Notes on a Buddhist path

The Crack in Everything

September 16, 2012 By | Leave a Comment

“There is a crack in everything. That’s how the light gets in.” ~ Leonard Cohen

Washing dishes in the warm ease of a recent morning, something shifted in me. I don’t remember what I may have been thinking or what my plans were for that day, but as I rinsed a glass and placed it on my dish rack a beam of sunlight bounced through the tumbler and changed my life forever.

That may sound over-the-top dramatic and more than a bit on the woo-woo side of the tracks, but in a real sense I saw the world in a new way. For a spectacular instant I didn’t recognize the sun ray as anything I had ever experienced before. Its presence, the way it split into brilliant miracles of light in my hand as I held the glass turned on something inside of me. Or perhaps, turned off something. It was like listening to a radio station and the signal shifts ever so slightly so that the familiar song you’ve heard a dozen times before becomes crystalline and alive. You hear it, feel it in an entirely new way that you would never have known if that frequency had not changed. A shift in perception, a startled moment of setting aside all that I knew to be “true”, and stumbling upon unknowingness that felt like liberation from the day and all that I had believed with such assurance before that tip of the glass.

Even giving the experience over to words alters what I felt in an instant of sheer newness. Naming it sullies the interchange I witnessed with the glass and the light. Walking the path of Buddhism, I practice each day to find the novelty, the uniqueness of a breath or a step or an emotion, watching each with attentive tuning so that perhaps the clarity of wisdom’s eloquent frequency will touch my life. Each instant is a birth and a death, a chance to sense this life experience on a wider band width, attempting to stay open to the immense wisdom hiding behind the thousands of moments I live each day.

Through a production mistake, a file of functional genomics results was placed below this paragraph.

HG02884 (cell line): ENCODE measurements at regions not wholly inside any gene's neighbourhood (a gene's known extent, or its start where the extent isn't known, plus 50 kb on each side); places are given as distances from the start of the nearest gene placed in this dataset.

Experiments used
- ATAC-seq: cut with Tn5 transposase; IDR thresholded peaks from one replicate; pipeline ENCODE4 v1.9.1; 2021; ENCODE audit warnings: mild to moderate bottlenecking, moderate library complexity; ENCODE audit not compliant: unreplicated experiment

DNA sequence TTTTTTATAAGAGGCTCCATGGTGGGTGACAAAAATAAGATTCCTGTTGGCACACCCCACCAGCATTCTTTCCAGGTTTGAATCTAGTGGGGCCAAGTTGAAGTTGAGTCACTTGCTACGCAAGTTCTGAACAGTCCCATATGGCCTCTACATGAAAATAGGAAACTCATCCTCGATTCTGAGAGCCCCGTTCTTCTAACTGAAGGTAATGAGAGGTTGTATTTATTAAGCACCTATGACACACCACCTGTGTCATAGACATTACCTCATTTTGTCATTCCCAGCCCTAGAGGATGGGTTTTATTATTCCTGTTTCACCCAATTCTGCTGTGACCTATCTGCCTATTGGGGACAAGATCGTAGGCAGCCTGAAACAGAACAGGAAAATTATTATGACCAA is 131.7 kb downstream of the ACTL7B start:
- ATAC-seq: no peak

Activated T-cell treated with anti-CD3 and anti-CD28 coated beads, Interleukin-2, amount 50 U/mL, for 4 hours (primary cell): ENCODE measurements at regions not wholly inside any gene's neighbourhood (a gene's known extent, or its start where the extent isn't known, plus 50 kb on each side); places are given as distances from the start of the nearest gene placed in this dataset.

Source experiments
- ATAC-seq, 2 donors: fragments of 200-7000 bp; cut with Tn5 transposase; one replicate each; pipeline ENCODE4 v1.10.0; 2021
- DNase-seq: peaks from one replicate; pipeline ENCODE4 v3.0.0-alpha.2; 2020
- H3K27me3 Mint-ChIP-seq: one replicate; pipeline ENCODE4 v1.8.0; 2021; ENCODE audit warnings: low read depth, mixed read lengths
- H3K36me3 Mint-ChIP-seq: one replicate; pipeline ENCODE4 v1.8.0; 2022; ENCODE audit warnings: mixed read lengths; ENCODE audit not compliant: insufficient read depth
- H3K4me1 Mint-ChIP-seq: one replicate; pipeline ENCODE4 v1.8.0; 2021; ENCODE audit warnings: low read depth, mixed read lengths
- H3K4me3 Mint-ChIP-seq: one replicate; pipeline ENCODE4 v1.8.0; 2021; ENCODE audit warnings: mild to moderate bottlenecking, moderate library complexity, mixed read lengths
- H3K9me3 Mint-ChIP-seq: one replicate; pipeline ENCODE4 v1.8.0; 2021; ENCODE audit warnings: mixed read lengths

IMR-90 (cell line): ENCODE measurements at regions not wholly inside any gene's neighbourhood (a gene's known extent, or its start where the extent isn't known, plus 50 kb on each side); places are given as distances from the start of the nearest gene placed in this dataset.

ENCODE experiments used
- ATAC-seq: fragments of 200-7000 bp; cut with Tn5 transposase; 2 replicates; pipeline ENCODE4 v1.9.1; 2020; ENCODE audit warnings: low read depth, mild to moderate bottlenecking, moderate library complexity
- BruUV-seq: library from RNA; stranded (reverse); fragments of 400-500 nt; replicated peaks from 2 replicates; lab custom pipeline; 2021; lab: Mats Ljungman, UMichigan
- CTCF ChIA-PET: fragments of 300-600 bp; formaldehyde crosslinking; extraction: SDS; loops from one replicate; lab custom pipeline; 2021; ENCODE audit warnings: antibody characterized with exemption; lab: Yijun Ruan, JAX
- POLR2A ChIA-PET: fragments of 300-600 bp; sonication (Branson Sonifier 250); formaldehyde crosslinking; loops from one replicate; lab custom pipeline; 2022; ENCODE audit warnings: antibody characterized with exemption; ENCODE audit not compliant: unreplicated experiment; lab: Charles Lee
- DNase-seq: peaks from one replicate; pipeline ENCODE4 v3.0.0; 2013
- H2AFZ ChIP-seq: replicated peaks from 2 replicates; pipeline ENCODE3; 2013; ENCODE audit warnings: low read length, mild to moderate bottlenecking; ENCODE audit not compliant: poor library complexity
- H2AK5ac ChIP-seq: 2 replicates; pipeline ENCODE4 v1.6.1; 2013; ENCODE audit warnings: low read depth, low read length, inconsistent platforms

The feeling of wonder stayed with me. As I walked downtown I found the leaves of trees sounded different. Their green coats opening to the crisp notes of fall seemed to be breathing, their songs in the wind a symphony of exalted ripples against the sky. The people I passed were more luminous, more keenly felt in my heart. I tried not to hold on to the sensations or expect more of the grandeur I was feeling, but I couldn’t help slipping into an attachment to the ethereal nature of nature. As I found myself craving it more, it left me as gently as it had arrived.

This week I will be off to a 10 day meditation retreat. I expect there will be moments of clarity and chaos, silence and cacophony and perhaps, if the tuning is just right, a crack in my perceptions to let the light shine in.

i thank You God for most this amazing

By e. e. cummings

i thank You God for most this amazing
day:for the leaping greenly spirits of trees
and a blue true dream of sky; and for everything
which is natural which is infinite which is yes

(i who have died am alive again today,
and this is the sun’s birthday; this is the birth
day of life and of love and wings: and of the gay
great happening illimitably earth)

how should tasting touching hearing seeing
breathing any–lifted from the no
of all nothing–human merely being
doubt unimaginable You?

(now the ears of my ears awake and
now the eyes of my eyes are opened)

Anthem by Leonard Cohen

Photo credit: Sunrays through window, courtesy of Morguefile

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